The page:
(4) And when they were come to Jerusalem, they were received of the church, and of the apostles and elders, and they declared all things that God had done with them.

(5) But there rose up certain of the sect of the Pharisees which believed, saying, That it was needful to circumcise them, and to command them to keep the law of Moses.

(6) And the apostles and elders came together for to consider of this matter.

(7) And when there had been much disputing, Peter rose up, and said unto them, Men and brethren, ye know how that a good while ago God made choice among us, that the Gentiles by my mouth should hear the word of the gospel, and believe.

(8) And God, which knoweth the hearts, bare them witness, giving them the Holy Ghost, even as he did unto us;

(9) And put no difference between us and them, purifying their hearts by faith.

(10) Now therefore why tempt ye God, to put a yoke upon the neck of the disciples, which neither our fathers nor we were able to bear?

(11) But we believe that through the grace of the Lord Jesus Christ we shall be saved, even as they.

(12) Then all the multitude kept silence, and gave audience to Barnabas and Paul, declaring what miracles and wonders God had wrought among the Gentiles by them.

(13) And after they had held their peace, James answered, saying, Men and brethren, hearken unto me:

(14) Simeon hath declared how God at the first did visit the Gentiles, to take out of them a people for his name.

(15) And to this agree the words of the prophets; as it is written,

(16) After this I will return, and will build again the tabernacle of David, which is fallen down; and I will build again the ruins thereof, and I will set it up:

(17) That the residue of men might seek after the Lord, and all the Gentiles, upon whom my name is called, saith the Lord, who doeth all these things.

(18) Known unto God are all his works from the beginning of the world.

(19) Wherefore my sentence is, that we trouble not them, which from among the Gentiles are turned to God:

(20) But that we write unto them, that they abstain from pollutions of idols, and from fornication, and from things strangled, and from blood.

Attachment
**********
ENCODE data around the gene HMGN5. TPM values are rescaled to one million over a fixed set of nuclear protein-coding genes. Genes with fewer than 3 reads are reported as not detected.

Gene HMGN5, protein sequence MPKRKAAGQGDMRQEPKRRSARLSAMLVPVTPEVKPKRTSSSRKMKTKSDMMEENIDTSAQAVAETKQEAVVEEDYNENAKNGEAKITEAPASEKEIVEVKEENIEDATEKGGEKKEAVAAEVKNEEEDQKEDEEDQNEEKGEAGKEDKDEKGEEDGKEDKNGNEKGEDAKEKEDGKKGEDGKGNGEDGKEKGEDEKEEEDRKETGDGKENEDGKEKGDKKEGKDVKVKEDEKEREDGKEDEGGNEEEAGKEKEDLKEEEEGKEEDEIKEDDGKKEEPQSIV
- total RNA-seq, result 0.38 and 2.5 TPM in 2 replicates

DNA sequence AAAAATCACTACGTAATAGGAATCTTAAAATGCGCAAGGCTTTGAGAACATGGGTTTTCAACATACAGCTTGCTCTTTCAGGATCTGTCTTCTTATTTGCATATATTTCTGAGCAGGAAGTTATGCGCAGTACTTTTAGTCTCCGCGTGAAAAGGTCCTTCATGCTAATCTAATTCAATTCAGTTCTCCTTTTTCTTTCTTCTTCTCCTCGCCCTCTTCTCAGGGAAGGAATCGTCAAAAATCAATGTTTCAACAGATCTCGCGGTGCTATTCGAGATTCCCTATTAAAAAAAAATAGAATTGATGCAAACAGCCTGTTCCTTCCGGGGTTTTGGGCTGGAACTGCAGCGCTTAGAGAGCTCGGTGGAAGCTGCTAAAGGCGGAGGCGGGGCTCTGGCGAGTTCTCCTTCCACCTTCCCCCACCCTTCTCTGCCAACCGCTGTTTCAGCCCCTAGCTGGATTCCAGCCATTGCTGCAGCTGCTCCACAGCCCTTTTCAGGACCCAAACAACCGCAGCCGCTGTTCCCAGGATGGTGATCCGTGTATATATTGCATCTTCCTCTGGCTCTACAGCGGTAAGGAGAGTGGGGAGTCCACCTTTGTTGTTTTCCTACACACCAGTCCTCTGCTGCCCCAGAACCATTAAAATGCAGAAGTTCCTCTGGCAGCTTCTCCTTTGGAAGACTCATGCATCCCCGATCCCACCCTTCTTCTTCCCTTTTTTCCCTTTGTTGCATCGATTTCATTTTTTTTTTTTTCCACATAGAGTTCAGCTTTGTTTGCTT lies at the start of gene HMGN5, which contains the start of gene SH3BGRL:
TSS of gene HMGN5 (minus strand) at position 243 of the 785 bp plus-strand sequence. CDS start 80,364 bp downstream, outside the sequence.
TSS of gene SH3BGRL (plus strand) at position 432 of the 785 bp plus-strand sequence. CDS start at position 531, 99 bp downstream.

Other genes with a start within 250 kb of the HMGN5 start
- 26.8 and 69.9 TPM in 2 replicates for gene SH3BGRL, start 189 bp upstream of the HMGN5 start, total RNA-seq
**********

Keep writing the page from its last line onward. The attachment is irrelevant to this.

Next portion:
(21) For Moses of old time hath in every city them that preach him, being read in the synagogues every sabbath day.

(22) Then pleased it the apostles and elders, with the whole church, to send chosen men of their own company to Antioch with Paul and Barnabas; namely, Judas surnamed Barsabas, and Silas, chief men among the brethren:

(23) And they wrote letters by them after this manner; The apostles and elders and brethren send greeting unto the brethren which are of the Gentiles in Antioch and Syria and Cilicia:

(24) Forasmuch as we have heard, that certain which went out from us have troubled you with words, subverting your souls, saying, Ye must be circumcised, and keep the law: to whom we gave no such commandment:

(25) It seemed good unto us, being assembled with one accord, to send chosen men unto you with our beloved Barnabas and Paul,

(26) Men that have hazarded their lives for the name of our Lord Jesus Christ.

(27) We have sent therefore Judas and Silas, who shall also tell you the same things by mouth.

(28) For it seemed good to the Holy Ghost, and to us, to lay upon you no greater burden than these necessary things;

(29) That ye abstain from meats offered to idols, and from blood, and from things strangled, and from fornication: from which if ye keep yourselves, ye shall do well. Fare ye well (emphasis added).

James was reportedly martyred in AD 62. This means that the Epistle of James had to be written before this date. It also appears that it was written before the Jerusalem council in AD 48-49 because no mention of this council is made in the letter. Therefore, a date somewhere between AD 45 and 48 is assumed. Nothing in the epistle can be tied to a more specific date. This early date suggests that James was the first New Testament document written.

James wrote to the twelve tribes which are scattered abroad. These were Christian Jews dispersed throughout the Roman Empire. The Jews were first scattered in the Assyrian and Babylonian captivities, and many did not return to Jerusalem when given the chance. Some moved to various places because of business. On the day of Pentecost, Jews came to Jerusalem from various parts of the Roman Empire. They are listed as Parthians, Medes, Elamites, dwellers in Mesopotamia, and in Judea, Cappadocia, Pontus, Asia, Phrygia, Pamphylia, Egypt, Libya about Cyrene, Rome, Cretes, and Arabians. Persecution resulted in additional scattering and means that many Jews had been scattered throughout the Roman Empire and were no longer living in Palestine.

The theme of James is practical Christian living. He deals with various matters such as trials and temptations, poverty and wealth, the Scriptures, favoritism, faith and works, the tongue, wisdom, disputes among believers, consulting God when making plans, the rich, oaths, prayer and the healing of the sick, and the restoration of backsliders.

Outline of James

James is difficult to outline because of the number of topics discussed and because these topics do not appear to follow any particular pattern. As a result, each person's outline is different.

I. Salutation - 1:1

II. Trials and temptations - 1:2-8

III. Poverty and wealth - 1:9-11

IV. Trials and temptations - 1:12-17

V. The Word of God - 1:18-27

VI. Partiality - 2:1-13

VII. Faith and works - 2:14-26

VIII. The use and misuse of the tongue - 3:1-12

IX. True and false wisdom - 3:13-18

X. Wicked desires - 4:1-4

XI. God's provision for deliverance - 4:5-10

XII. The slandering of one another - 4:11-12

XIII. The making of plans without seeking God's will - 4:13-17

XIV. A warning to the rich for withholding their laborers' wages - 5:1-6

XV. Patience unto the coming of the Lord - 5:7-11

XVI. The swearing of oaths - 5:12

XVII. Prayer and the healing of the sick - 5:13-18

XVIII. Converting the sinner from the error of his way - 5:19-20